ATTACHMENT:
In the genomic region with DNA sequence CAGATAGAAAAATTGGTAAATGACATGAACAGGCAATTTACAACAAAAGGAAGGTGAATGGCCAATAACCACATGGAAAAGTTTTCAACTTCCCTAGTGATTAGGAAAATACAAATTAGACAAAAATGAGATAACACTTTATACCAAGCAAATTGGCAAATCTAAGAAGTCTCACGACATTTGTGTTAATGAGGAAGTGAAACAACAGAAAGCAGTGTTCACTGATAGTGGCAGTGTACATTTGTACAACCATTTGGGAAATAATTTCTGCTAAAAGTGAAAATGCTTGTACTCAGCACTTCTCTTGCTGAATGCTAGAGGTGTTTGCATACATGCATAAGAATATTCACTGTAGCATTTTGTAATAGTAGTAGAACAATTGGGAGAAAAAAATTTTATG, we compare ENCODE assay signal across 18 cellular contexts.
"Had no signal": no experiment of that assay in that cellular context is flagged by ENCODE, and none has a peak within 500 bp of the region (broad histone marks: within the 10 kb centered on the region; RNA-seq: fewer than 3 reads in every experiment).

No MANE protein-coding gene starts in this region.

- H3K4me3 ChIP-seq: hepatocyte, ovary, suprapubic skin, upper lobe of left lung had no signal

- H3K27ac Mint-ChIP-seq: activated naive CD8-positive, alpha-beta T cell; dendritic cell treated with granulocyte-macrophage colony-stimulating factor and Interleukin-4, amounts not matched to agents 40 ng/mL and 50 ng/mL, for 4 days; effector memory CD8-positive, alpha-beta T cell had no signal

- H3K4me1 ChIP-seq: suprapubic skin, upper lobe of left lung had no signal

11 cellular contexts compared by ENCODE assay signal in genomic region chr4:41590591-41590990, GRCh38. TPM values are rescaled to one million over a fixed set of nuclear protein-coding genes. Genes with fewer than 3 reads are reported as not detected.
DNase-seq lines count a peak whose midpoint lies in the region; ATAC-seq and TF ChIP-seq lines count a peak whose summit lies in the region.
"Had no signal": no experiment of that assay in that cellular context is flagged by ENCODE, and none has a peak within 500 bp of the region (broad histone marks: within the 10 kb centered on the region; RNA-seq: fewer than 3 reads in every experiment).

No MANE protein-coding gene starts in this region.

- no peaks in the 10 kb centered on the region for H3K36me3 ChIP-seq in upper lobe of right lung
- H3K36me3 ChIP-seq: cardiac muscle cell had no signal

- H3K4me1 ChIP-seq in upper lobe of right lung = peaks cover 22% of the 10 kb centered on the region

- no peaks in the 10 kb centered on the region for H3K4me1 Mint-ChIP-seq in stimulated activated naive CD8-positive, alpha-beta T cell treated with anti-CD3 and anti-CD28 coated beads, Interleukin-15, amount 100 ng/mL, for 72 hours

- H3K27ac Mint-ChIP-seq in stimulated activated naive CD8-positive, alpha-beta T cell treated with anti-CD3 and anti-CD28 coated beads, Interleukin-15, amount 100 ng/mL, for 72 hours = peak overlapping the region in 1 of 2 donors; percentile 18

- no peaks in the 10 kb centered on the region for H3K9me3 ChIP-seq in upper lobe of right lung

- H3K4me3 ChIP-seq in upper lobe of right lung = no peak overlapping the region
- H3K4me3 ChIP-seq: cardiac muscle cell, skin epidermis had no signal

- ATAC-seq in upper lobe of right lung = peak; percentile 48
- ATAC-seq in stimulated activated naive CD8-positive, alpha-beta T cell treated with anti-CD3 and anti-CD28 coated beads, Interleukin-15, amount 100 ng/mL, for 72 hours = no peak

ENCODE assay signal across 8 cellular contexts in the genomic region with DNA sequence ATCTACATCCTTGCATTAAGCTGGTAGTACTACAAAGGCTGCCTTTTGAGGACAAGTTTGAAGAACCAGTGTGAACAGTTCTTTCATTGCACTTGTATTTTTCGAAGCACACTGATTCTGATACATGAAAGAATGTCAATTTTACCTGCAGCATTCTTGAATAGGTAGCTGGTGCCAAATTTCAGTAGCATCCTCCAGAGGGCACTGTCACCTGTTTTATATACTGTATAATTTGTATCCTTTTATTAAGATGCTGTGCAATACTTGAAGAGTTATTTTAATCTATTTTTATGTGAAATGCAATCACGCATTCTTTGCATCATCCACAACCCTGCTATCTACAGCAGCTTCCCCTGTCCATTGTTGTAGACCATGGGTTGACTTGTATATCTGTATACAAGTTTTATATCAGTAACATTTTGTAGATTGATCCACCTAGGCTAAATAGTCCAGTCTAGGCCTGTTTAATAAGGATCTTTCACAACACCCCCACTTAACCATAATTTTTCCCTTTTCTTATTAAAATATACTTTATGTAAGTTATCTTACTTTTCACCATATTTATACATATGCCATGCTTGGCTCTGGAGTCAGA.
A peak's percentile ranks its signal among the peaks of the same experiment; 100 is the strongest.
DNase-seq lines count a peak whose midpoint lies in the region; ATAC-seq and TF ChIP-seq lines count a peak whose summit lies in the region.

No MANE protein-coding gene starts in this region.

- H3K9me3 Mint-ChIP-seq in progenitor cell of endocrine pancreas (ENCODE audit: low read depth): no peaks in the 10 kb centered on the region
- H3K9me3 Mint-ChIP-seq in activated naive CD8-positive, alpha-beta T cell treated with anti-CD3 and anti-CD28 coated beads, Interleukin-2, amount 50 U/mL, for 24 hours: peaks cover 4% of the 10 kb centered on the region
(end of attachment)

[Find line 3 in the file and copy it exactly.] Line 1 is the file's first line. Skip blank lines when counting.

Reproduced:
No MANE protein-coding gene starts in this region.